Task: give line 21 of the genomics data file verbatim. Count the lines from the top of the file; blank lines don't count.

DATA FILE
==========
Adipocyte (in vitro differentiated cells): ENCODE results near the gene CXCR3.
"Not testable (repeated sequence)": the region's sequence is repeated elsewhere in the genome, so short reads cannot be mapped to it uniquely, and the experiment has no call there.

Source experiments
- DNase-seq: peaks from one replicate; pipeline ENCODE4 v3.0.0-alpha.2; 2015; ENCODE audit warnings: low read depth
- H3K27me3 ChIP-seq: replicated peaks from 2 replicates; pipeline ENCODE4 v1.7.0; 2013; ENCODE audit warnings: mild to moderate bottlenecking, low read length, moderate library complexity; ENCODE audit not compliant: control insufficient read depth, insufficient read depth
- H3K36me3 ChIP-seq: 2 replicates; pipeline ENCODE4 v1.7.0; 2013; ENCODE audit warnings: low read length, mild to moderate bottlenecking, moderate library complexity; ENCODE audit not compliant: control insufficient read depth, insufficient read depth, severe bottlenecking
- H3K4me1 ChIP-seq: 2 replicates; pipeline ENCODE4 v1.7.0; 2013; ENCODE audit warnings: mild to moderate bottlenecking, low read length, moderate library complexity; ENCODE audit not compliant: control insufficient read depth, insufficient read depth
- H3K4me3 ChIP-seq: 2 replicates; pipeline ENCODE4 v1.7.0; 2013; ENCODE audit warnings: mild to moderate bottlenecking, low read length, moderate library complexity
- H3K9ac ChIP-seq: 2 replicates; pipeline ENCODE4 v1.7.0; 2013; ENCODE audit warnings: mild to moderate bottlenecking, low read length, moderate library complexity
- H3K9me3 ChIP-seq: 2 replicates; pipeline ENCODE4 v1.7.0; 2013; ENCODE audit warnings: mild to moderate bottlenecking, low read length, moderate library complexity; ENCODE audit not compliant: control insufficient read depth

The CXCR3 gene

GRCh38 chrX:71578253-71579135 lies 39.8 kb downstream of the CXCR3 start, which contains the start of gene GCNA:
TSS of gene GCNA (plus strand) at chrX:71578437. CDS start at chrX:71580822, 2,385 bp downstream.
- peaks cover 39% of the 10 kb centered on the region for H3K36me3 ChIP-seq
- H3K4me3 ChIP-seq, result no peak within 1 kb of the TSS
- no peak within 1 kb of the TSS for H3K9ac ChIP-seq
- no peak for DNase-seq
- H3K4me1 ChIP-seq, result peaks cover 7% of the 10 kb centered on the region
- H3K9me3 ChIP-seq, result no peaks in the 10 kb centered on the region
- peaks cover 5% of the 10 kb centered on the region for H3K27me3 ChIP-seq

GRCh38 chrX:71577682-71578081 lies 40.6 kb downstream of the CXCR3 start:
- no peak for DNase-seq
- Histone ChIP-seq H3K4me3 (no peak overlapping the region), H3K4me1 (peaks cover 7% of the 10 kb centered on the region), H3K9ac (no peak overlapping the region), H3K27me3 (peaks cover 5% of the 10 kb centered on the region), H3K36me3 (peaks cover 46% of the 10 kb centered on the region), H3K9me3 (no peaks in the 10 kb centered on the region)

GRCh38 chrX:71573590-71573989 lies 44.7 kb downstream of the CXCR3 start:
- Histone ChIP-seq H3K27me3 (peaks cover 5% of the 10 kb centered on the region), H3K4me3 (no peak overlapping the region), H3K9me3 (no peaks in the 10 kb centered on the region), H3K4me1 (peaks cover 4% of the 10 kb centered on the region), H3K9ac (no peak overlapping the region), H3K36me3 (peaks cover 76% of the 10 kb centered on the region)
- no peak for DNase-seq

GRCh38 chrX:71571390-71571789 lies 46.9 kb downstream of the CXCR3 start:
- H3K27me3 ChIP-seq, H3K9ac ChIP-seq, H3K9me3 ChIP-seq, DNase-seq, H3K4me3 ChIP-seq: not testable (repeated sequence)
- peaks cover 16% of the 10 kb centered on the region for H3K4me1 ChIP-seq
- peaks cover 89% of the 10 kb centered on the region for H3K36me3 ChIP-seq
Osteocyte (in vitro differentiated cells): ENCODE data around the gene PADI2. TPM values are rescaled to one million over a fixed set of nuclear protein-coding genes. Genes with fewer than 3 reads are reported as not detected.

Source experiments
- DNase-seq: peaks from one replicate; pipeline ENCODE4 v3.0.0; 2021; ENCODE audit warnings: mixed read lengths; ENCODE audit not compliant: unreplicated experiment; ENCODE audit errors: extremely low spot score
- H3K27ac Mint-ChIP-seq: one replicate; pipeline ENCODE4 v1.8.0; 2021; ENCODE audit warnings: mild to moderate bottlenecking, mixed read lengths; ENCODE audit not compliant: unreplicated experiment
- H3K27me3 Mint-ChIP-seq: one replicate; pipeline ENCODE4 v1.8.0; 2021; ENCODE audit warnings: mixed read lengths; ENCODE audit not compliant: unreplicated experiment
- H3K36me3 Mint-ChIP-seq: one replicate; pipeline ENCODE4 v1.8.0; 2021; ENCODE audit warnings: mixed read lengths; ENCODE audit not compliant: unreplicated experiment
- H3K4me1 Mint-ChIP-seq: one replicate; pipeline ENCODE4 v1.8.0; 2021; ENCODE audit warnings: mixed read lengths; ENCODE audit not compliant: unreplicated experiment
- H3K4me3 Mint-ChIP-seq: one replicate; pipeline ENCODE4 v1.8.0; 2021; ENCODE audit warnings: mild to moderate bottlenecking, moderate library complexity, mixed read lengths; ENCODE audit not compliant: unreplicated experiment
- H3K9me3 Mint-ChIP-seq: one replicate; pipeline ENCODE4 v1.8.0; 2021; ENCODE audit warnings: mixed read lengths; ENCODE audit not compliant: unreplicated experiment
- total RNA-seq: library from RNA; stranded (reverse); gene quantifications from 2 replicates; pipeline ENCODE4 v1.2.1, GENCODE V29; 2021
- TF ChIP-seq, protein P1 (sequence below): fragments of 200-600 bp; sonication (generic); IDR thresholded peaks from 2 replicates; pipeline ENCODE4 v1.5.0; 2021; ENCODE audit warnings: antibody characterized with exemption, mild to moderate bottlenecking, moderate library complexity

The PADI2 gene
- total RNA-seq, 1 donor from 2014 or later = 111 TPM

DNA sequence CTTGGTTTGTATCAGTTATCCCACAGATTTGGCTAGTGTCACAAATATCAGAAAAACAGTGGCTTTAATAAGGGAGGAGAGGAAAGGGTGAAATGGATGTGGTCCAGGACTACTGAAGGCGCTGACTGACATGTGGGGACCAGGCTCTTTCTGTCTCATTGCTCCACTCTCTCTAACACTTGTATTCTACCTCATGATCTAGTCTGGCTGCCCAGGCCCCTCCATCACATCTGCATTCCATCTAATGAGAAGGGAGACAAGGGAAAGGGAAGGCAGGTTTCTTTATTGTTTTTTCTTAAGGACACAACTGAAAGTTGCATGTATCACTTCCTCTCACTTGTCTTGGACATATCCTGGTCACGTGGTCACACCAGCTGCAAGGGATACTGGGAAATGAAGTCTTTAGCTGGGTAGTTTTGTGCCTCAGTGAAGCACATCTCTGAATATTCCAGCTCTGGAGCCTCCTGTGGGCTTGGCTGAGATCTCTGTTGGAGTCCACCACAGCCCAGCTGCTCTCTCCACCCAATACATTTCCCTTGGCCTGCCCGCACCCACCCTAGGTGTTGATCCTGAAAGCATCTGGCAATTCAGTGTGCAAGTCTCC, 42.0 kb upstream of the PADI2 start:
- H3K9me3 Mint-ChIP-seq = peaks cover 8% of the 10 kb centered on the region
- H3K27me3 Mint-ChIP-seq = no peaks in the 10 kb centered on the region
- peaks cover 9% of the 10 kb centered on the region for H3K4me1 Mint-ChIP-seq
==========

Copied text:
GRCh38 chrX:71577682-71578081 lies 40.6 kb downstream of the CXCR3 start: